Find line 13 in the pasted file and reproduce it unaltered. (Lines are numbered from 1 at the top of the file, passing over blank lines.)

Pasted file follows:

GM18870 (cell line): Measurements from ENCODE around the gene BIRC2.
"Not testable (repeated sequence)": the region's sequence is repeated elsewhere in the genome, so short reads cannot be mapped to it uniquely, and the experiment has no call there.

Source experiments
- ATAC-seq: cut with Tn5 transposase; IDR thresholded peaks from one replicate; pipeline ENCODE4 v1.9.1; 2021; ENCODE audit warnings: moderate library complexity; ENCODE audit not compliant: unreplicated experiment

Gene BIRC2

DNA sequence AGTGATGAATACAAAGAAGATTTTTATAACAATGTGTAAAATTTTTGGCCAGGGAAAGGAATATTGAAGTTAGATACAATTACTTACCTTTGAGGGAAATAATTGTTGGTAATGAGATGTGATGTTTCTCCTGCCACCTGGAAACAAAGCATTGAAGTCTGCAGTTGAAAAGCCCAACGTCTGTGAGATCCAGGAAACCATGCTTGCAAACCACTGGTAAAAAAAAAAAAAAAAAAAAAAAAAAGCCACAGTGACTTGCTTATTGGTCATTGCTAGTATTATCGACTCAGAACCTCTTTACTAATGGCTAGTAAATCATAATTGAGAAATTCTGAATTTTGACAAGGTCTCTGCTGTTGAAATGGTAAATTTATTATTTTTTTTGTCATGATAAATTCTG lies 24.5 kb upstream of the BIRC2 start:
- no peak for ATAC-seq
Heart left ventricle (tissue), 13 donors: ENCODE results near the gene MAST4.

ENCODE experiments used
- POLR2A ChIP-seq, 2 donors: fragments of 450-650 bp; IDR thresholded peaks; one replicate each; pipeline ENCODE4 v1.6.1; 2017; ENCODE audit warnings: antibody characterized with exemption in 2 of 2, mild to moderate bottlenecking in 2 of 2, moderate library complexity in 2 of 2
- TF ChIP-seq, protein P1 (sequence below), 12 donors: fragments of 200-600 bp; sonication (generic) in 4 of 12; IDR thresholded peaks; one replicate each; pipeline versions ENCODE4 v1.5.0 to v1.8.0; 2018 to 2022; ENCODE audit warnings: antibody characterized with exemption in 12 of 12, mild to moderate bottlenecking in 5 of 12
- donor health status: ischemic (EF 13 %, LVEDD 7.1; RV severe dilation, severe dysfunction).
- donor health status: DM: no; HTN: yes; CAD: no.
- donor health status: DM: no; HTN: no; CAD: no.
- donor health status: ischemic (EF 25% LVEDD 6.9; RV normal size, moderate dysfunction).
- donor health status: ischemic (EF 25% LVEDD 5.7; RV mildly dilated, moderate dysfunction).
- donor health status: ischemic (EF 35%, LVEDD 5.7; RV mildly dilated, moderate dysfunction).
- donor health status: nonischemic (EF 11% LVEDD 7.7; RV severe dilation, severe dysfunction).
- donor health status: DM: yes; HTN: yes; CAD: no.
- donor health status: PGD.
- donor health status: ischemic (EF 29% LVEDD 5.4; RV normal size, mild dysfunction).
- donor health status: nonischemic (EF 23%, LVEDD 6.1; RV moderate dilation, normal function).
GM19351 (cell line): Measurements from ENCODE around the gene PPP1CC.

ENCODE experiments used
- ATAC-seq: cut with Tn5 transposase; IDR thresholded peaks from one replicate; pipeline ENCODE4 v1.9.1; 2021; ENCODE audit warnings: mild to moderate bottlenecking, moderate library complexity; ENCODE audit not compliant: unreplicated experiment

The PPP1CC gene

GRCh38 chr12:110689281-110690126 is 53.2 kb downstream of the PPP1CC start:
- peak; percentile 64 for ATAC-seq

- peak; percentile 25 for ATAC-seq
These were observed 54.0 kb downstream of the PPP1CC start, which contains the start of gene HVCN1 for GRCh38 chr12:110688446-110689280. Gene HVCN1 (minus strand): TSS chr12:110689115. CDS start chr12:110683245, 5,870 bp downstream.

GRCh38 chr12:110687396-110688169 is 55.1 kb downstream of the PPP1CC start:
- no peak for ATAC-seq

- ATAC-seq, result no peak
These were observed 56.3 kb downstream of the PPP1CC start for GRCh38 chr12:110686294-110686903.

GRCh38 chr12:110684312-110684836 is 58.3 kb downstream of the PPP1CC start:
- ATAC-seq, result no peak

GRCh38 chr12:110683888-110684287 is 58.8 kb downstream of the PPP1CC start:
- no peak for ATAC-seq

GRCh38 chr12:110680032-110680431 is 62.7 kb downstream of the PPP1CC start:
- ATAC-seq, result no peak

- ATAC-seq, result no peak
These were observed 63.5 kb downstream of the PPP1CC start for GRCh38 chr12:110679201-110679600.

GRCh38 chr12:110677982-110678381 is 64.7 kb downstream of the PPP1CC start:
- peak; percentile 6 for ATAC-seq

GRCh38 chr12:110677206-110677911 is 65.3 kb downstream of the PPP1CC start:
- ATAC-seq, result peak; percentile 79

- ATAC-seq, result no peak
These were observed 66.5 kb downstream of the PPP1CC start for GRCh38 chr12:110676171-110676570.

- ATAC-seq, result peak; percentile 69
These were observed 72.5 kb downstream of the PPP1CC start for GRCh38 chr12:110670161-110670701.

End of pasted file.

- donor health status: DM: no; HTN: yes; CAD: no.